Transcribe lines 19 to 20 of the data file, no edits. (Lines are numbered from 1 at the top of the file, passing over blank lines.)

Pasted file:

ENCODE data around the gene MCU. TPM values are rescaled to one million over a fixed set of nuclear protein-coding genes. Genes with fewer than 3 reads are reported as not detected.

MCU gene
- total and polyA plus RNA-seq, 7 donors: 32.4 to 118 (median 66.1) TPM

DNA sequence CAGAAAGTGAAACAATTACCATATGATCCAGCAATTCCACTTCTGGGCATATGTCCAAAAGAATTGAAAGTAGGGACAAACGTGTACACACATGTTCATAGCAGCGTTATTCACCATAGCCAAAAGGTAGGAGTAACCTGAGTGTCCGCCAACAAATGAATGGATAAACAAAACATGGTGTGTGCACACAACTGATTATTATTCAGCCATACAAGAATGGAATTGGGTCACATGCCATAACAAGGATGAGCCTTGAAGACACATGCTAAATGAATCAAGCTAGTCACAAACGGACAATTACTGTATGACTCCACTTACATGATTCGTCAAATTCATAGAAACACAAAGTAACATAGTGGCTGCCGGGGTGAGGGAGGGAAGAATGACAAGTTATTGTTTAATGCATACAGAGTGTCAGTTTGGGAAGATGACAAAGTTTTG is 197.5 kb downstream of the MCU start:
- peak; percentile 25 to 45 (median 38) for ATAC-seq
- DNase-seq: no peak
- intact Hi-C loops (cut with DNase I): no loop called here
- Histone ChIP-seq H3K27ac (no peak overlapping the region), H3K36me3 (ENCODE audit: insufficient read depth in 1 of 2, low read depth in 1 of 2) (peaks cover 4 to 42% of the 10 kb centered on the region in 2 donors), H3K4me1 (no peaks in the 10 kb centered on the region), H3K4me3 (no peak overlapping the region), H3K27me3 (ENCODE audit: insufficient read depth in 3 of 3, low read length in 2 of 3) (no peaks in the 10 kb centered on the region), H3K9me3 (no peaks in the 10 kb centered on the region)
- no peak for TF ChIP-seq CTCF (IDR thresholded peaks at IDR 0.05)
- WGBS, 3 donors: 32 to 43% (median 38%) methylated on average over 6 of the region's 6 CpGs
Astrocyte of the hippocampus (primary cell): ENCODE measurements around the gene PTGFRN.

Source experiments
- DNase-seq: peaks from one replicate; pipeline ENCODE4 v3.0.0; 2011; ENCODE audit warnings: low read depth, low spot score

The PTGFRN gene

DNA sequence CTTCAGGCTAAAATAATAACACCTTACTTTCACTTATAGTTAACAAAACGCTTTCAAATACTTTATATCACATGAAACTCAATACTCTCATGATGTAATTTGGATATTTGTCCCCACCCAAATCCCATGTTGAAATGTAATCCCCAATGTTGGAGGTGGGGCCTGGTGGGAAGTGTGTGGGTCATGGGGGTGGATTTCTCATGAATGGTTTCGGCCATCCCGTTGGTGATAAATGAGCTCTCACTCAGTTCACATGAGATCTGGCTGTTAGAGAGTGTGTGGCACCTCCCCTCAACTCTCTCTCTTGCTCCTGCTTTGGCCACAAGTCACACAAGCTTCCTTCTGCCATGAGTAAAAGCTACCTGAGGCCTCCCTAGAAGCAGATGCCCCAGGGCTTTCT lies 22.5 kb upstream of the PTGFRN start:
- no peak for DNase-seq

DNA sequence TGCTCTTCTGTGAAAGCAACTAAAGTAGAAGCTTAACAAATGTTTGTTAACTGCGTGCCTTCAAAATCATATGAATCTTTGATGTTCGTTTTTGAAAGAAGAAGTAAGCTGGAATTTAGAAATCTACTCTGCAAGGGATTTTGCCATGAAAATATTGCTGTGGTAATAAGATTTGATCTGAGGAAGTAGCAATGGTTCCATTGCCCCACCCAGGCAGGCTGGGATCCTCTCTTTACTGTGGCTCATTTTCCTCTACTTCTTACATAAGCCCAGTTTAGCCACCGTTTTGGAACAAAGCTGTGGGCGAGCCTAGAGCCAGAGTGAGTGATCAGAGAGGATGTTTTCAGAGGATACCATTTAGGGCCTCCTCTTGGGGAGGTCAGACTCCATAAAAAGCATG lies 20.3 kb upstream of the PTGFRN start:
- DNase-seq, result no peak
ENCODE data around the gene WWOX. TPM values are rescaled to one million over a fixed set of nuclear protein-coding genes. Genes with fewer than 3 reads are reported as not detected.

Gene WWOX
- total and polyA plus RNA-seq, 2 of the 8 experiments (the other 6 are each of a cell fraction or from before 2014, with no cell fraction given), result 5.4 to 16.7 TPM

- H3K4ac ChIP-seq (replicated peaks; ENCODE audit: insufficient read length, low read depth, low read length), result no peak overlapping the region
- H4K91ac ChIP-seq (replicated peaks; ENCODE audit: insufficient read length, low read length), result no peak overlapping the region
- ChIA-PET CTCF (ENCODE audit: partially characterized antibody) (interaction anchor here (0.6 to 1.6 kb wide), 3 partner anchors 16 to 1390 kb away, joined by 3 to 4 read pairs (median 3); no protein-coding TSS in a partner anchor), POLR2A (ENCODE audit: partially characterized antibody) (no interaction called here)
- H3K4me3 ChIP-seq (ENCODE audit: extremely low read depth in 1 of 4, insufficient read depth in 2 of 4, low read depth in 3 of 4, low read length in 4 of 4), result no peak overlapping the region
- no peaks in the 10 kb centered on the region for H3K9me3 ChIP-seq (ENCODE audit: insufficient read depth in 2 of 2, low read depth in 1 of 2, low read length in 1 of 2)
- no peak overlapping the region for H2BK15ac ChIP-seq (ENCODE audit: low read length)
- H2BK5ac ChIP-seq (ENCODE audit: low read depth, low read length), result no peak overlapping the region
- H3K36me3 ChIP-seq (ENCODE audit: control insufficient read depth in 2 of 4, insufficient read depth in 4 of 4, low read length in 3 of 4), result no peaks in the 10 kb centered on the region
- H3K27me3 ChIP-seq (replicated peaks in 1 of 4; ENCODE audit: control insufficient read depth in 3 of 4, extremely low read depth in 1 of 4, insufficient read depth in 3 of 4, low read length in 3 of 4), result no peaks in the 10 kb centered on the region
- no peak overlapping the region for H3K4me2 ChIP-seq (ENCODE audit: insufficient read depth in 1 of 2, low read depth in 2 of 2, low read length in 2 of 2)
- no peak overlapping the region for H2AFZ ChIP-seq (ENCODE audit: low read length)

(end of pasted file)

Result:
ENCODE data around the gene WWOX. TPM values are rescaled to one million over a fixed set of nuclear protein-coding genes. Genes with fewer than 3 reads are reported as not detected.

Gene WWOX